399px-Oscar_Wilde_portrait

The Decay of Lying – An Observation (Intentions, 1891)

1891

by Oscar Wilde (1852 - 1900)

A mock-Socratic dialogue, in which ‘Vivian’ reads ‘Cyril’ highlights from a longer article. Vivian argues that Art expresses only itself and serves no other end, while Life imitates Art, such that people copy literary types and London fog is noticed only when painted.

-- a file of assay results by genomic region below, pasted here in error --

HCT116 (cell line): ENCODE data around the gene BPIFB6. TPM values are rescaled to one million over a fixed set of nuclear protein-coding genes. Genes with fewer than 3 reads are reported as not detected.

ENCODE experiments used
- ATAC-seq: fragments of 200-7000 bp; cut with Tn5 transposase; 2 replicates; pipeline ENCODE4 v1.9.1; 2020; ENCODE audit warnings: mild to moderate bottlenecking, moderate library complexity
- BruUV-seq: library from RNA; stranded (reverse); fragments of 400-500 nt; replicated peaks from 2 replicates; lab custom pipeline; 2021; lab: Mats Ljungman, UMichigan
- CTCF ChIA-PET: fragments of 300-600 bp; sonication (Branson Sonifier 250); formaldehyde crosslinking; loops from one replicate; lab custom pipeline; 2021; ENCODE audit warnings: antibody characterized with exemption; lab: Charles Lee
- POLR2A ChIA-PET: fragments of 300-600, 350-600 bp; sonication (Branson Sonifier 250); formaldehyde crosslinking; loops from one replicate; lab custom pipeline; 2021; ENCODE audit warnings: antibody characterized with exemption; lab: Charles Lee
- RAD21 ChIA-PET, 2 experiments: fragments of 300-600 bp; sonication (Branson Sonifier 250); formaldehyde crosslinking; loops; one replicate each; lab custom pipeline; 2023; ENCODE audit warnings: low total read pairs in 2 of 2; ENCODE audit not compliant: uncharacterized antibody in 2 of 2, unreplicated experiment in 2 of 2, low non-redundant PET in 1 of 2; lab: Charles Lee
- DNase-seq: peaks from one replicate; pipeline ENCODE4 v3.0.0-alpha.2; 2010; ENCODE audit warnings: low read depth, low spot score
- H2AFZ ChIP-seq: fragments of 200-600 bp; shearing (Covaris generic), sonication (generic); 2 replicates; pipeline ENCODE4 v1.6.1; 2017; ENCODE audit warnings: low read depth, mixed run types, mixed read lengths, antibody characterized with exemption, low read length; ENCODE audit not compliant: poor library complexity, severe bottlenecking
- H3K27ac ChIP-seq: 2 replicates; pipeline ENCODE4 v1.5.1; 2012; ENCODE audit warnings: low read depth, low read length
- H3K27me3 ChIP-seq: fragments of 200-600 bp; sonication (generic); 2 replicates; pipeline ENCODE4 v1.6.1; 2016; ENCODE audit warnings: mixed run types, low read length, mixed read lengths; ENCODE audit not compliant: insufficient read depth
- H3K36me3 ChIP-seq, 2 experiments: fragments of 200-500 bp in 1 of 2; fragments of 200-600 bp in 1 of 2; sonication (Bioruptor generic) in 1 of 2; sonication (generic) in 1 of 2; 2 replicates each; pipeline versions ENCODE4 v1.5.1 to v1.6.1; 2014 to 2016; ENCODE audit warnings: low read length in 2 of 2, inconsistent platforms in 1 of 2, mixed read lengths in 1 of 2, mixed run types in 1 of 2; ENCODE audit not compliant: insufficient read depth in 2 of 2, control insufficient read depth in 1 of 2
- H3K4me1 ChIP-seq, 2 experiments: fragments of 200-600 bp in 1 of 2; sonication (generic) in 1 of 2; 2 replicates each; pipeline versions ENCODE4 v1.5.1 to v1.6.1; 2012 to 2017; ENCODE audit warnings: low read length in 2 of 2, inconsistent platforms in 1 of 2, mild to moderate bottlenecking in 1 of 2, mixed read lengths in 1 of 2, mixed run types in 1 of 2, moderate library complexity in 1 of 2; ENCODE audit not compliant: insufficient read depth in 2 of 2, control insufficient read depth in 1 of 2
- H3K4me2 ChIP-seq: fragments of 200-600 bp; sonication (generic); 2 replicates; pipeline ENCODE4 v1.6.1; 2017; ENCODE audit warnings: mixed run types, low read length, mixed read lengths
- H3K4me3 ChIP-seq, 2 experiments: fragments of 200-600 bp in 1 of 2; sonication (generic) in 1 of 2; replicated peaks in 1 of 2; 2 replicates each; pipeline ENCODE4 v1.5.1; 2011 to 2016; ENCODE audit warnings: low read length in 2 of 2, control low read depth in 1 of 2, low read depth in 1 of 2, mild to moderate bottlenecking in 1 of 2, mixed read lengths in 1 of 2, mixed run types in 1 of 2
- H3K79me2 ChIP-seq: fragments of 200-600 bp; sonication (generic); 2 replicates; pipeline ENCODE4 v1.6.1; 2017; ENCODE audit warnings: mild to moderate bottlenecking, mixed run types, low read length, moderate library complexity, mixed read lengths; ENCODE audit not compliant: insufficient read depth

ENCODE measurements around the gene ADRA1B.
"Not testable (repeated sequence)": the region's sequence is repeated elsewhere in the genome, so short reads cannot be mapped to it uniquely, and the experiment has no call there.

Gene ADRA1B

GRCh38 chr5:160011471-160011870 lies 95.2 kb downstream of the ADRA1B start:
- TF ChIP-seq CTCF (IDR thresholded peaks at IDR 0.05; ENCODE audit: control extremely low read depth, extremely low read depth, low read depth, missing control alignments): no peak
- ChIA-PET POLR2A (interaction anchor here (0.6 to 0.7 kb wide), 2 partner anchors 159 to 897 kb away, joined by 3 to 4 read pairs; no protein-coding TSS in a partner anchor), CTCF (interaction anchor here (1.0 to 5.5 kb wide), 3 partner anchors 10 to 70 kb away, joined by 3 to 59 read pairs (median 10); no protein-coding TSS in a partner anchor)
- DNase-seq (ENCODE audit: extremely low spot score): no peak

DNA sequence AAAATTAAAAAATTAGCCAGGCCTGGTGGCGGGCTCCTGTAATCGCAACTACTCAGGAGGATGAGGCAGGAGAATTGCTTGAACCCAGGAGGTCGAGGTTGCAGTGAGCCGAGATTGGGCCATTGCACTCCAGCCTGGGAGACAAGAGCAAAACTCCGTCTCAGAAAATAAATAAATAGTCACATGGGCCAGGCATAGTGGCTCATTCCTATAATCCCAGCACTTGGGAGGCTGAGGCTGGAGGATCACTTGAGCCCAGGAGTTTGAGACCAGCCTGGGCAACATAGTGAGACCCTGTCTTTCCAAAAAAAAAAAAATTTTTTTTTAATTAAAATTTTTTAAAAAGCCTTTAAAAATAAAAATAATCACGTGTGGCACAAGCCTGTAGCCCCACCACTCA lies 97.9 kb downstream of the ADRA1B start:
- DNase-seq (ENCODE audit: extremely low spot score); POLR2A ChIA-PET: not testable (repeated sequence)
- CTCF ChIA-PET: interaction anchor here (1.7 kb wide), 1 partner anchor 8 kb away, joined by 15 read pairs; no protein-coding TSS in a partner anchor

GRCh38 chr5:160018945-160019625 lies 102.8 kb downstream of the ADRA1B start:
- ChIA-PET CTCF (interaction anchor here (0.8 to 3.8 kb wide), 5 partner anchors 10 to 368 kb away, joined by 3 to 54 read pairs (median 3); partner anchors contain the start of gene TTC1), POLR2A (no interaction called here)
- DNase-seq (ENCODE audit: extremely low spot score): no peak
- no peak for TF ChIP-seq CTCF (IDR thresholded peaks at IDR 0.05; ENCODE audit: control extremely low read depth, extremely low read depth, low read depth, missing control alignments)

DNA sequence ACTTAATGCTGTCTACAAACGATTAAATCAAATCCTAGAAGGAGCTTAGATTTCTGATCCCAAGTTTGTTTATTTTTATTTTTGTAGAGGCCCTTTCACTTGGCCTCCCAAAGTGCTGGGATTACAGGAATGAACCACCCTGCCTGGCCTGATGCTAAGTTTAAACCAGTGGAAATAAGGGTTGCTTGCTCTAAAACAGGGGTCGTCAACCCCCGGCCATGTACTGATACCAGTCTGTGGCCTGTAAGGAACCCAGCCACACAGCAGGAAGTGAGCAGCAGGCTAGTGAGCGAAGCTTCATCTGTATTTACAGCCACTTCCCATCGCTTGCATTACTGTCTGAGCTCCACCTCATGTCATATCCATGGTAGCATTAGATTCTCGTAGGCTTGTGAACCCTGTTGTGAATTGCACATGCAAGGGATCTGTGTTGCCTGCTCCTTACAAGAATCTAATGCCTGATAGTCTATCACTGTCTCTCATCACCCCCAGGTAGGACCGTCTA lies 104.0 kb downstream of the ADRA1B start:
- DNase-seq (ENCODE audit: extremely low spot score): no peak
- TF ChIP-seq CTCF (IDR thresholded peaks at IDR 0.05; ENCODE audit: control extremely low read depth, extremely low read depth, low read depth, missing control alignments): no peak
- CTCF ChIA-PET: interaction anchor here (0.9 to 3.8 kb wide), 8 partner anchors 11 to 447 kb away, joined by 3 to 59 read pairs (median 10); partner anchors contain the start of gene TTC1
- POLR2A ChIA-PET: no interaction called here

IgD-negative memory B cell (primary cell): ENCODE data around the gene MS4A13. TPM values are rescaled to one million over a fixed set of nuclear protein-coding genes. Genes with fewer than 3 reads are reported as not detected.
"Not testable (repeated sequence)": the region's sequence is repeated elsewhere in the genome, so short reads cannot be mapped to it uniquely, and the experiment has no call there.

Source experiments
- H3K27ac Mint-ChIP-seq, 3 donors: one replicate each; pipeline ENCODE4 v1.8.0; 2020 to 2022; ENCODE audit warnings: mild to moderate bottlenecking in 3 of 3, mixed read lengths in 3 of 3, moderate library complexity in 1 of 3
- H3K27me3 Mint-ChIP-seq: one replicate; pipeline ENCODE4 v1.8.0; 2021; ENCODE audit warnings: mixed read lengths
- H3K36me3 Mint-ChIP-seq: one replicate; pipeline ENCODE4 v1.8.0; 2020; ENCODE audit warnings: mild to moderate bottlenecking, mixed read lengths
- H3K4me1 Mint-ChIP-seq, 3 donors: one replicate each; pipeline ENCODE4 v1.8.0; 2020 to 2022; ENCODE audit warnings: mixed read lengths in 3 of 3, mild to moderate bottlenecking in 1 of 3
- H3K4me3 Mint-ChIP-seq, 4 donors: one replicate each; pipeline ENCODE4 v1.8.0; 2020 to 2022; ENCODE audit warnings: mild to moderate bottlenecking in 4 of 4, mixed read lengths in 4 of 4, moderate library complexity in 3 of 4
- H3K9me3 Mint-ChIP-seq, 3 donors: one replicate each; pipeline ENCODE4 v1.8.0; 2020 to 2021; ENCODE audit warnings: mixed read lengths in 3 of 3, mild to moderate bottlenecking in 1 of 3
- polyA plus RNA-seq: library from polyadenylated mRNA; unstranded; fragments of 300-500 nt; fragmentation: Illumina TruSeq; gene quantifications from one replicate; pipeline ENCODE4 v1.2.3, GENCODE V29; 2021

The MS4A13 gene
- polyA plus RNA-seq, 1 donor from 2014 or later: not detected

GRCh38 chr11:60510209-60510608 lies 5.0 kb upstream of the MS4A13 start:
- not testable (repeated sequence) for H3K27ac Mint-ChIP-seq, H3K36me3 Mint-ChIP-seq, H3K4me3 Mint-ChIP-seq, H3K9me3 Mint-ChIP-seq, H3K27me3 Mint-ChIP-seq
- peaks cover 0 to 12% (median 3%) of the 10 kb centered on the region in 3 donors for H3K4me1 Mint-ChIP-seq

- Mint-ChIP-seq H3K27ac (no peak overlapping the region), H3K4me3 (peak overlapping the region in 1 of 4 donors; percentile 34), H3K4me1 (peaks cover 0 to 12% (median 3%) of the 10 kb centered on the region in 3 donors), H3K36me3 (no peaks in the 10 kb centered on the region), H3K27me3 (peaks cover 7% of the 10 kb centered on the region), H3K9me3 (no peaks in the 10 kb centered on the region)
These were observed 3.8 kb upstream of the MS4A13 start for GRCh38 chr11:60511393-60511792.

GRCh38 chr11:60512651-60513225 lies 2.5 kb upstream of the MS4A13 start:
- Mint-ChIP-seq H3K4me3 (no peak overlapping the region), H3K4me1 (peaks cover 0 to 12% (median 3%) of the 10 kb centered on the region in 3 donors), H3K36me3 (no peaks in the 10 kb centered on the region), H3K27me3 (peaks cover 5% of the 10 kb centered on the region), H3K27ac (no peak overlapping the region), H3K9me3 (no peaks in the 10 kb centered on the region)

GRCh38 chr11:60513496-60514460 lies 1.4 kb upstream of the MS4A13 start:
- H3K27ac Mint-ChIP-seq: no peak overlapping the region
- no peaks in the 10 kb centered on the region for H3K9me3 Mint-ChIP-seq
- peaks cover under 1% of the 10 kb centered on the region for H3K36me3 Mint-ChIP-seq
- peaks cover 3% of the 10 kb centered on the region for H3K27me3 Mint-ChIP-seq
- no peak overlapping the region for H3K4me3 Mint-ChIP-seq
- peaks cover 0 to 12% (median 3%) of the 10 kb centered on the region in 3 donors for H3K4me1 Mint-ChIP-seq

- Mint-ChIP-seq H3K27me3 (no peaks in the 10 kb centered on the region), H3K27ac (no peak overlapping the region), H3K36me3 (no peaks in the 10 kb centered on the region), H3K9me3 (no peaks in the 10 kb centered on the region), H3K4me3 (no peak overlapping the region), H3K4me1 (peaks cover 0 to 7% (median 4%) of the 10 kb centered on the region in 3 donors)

Lying (the telling of beautiful untruths) should be Art’s aim. Wilde was reacting to the Romantic ‘impulse from the vernal wood’ but modern novels’ gritty realism seems a closer irritant. He takes dozens of lethally witty swipes at British and French writers, past and present, before Vivian exits into the twilight (which exists only to ‘illustrate’ poetry).

Related recommendation: Baudelaire’s ‘The Painter of Modern Life’ (1863)

Origin: Ireland / Britain

Themes: The role of Art or Artists

Genres: Aphoristic, Critical, Dialogue or Epistolary, Humorous, Semi-Fictional

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